Father Hunger and the Search for Manhood

Father hunger is a deep, persistent desire for emotional connection with the father that is experienced by all children.1 I contend additional fallout from the father’s absence is the loss of what it means to become a man.

A friend with divorced parents affirmed this when he shared his annoyance with feeling the need to prove his masculinity. Though happily married with family and a successful career, he struggles with this nagging doubt. By sharing this, my similar struggle came bubbling up.

But let’s address a couple questions before we continue: Can a single dad adequately talk his daughter through her first period? Sure. Is it ideal? No. Why? You know why. Likewise, a mom can teach shaving, tying a tie, how to fish, or about girls and sex, but his model of manhood will come from his dad.

Unfortunately, that guidance often disappears when it’s needed most—during the teenage years. This can leave boys feeling inadequate, confused, and angry. Worse, an inadequate or distorted view of masculinity can develop. Unaltered, these feelings can persist into adulthood.

Maleness: a distorted view

I know being male isn’t popular these days, but Jesus said, “from the beginning of creation, ‘God made them male and female.2 We’ll accept that God knew what He was doing when He made them both different.

We usually get our image of maleness from our father. I know there’s bad examples, but most dads do a good job. However after the divorce, limited access to dad combined with mom’s negative attitude toward him (and sometimes males in general), and the media’s portrayal of inept, irresponsible, and unnecessary husbands and fathers can cause our image of maleness to default to The Rock, Ryan Reynolds, or James Bond. Bulging muscles, sexual prowess, and a distain for weak handshakes, become the standard.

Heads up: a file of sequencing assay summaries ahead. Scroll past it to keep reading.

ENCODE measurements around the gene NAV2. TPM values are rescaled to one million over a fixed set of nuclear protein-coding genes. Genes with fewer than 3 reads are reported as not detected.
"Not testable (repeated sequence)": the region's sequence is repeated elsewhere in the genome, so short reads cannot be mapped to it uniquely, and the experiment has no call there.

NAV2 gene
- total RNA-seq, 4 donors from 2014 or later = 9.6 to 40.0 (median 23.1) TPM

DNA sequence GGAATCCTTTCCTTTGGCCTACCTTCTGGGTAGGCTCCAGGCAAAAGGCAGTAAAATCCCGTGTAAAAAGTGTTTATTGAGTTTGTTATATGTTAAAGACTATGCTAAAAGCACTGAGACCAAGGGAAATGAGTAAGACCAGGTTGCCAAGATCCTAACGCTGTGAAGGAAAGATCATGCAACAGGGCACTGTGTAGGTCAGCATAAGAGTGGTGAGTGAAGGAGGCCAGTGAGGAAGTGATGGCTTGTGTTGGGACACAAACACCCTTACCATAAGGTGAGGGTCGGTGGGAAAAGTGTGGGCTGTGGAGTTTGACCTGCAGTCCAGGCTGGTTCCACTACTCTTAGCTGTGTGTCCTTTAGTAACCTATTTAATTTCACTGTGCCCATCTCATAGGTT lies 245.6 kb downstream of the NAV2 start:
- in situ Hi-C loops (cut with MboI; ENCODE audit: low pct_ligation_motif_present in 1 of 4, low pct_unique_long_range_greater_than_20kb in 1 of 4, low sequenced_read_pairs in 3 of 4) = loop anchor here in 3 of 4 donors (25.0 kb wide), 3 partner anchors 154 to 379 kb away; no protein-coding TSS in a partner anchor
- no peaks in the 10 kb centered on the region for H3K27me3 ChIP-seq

The dogging question

Guys are usually unaware of this aspect of father hunger and seek confirmation of maleness (whatever that is) in relationships and marriages—determinedly seeking a positive answer to, “Am I a real man?”

Dating provides mixed results to the question, but as dating becomes serious, the answer received is usually a resounding “Yes.” Unfortunately, after the ring goes on and real life takes over, without any malice on her part, he feels her “helpful” criticisms are more numerous than the affirmations. Add in male and female differences in sexual desires, and the fear of inadequacy (a hallmark of adults with divorced parents) creeps in. Confusion, anger, and other problematic behaviors like addictions or buying unneeded boy toys can also occur. I’m not justifying, just explaining.

So what can we do?

Seek God’s definition of manly. I believe that’s found in Ephesians 2:10.

“For we are his workmanship, created in Christ Jesus for good works, which God prepared beforehand, that we should walk in them” Other versions say we are God’s workmanship, His masterpiece, or His handiwork.

Are you thinking, “That isn’t a specific definition!”? You’re right. That’s the point.

As you look in the mirror, if you’re pursuing the goal of being in the likeness of Jesus and living by biblical scriptures, the reflection you see is God’s desire of maleness for you. This overrides the definitions of Hollywood, your friends, past girlfriends, your buddies, your family, or even your wife.

You are the exact image of male God wanted you to be—warts and all.

Living in Ephesians 2:10

It’s not easy sometimes, but it is possible. For example, my wife loves to fish and has fished since childhood. I fished twice as a kid. Sometimes when we walk into a Pro Bass Shop type store, the salesperson starts talking to me. It takes everything in me NOT to fake my way through the encounter by regurgitating what she was looking for. Instead, now I just say, “I’m with her.”

When we are secure in God’s image of us, whether you’re a hunter, cook, mechanic, writer, airline pilot, or stay at home dad, if God thinks you’re man enough, you are!

Sign up to receive updates on new content in your inbox, every month.

We don’t spam! Read our privacy policy for more info.

  1. Father Hunger: Fathers, Daughters, and the Pursuit of Thinness. Margo Maine,2004
  2. Mark 10:6, ESV